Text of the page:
It seems that Apple is adding HEVC to Safari. It is available to some extent in the Safari Technology Preview, so developers can tinker with it without knowing when it will be publicly available in Safari. And there is no indication or an inkling of an indication that other browser vendors are going to join – Google won’t. Mozilla definitely won’t. Microsoft just might, but that would mean forking away a bit from Chromium which is now the engine inside their Edge browser – not the right focus in my mind for Microsoft here.
HEVC is like VP9 in the same way that H.264 is like VP8:
- You need to deal with patent royalties when using HEVC (which are a litigation mess in the making)
- VP9 has less hardware acceleration available than HEVC
The only difference is that HEVC doesn’t exist in any browser yet and will only be available on Safari while H.264 is available in all browsers.
To understand where we’re at with H.264 vs VP8 we only need to read the stats shared by Google in their recent semi-celebration for 10 years of WebM and WebRTC:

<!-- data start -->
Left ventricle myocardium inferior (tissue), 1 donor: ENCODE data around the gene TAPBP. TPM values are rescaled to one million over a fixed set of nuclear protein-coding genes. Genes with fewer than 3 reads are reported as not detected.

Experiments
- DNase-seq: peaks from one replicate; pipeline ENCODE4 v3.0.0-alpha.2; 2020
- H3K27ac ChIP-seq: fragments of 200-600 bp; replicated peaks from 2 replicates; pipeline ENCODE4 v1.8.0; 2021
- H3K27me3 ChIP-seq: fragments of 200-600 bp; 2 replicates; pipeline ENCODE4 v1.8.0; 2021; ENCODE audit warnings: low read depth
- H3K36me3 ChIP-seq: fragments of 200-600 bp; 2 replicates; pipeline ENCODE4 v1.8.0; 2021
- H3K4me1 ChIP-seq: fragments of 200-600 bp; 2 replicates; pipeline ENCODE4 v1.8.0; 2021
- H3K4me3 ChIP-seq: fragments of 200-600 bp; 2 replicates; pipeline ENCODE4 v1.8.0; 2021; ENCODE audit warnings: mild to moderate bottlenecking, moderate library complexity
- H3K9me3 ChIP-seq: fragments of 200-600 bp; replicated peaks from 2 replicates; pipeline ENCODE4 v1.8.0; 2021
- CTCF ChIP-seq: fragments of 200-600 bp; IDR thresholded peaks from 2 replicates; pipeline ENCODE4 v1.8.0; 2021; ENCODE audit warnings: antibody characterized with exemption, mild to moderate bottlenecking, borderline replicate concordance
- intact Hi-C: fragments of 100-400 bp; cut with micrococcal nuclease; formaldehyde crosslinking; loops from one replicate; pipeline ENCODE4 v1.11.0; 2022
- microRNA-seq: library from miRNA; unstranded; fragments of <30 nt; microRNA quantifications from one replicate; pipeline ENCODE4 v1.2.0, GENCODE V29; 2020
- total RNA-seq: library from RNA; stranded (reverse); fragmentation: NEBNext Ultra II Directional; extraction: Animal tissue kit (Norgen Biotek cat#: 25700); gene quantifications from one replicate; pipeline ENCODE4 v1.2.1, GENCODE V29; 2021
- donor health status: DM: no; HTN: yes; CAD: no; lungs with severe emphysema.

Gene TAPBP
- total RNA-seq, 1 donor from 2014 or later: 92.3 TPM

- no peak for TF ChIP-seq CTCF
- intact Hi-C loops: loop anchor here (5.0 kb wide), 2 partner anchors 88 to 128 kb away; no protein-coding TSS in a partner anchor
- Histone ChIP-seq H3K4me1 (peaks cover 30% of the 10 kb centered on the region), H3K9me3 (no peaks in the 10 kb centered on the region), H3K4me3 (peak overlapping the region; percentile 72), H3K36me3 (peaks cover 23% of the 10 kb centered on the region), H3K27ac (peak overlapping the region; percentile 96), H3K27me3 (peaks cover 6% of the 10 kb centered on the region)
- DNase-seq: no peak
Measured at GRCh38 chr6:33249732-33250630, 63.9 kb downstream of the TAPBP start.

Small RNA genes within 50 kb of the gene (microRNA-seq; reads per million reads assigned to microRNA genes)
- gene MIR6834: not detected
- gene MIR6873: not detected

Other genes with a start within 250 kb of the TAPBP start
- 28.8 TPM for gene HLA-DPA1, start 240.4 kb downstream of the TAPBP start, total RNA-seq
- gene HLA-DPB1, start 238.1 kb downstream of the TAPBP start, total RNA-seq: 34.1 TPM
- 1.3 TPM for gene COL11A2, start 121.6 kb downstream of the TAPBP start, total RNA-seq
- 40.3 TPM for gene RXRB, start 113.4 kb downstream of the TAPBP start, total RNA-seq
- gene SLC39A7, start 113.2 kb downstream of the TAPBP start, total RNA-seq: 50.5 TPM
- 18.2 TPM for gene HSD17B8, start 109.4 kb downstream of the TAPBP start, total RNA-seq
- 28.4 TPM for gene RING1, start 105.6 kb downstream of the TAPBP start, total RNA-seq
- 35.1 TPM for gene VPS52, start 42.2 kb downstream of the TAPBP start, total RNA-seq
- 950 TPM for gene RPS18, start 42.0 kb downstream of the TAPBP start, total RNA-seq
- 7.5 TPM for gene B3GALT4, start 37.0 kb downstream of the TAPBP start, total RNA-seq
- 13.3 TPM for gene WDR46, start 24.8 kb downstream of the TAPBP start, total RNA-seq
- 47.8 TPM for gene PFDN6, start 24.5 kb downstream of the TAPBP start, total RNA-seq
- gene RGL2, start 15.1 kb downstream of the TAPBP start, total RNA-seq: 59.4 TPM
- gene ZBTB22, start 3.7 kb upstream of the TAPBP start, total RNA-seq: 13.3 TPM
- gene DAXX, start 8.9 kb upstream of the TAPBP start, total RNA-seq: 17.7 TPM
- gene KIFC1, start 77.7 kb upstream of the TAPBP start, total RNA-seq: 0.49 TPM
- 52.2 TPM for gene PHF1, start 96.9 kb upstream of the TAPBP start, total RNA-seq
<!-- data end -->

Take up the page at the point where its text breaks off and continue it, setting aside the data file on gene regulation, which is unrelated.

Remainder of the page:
“These technologies have succeeded together, as today over 90% of encoded WebRTC video in Chrome uses VP8 or VP9.”
The bolded marking is my own doing 😃 – and just so we’re clear:
- This is Chrome only
- It shows H.264 has less than 10% “market share” in Chrome WebRTC
- It also insinuates that VP9 doesn’t have a large “market share”, otherwise, a ballpark figure would have been provided. More on that later
- This is why I think HEVC doesn’t really stand a chance against VP9 in the context of WebRTC
Now with AV1 coming up and the huge backing behind it, the HEVC track is all but dead. At least for the majority of WebRTC developers.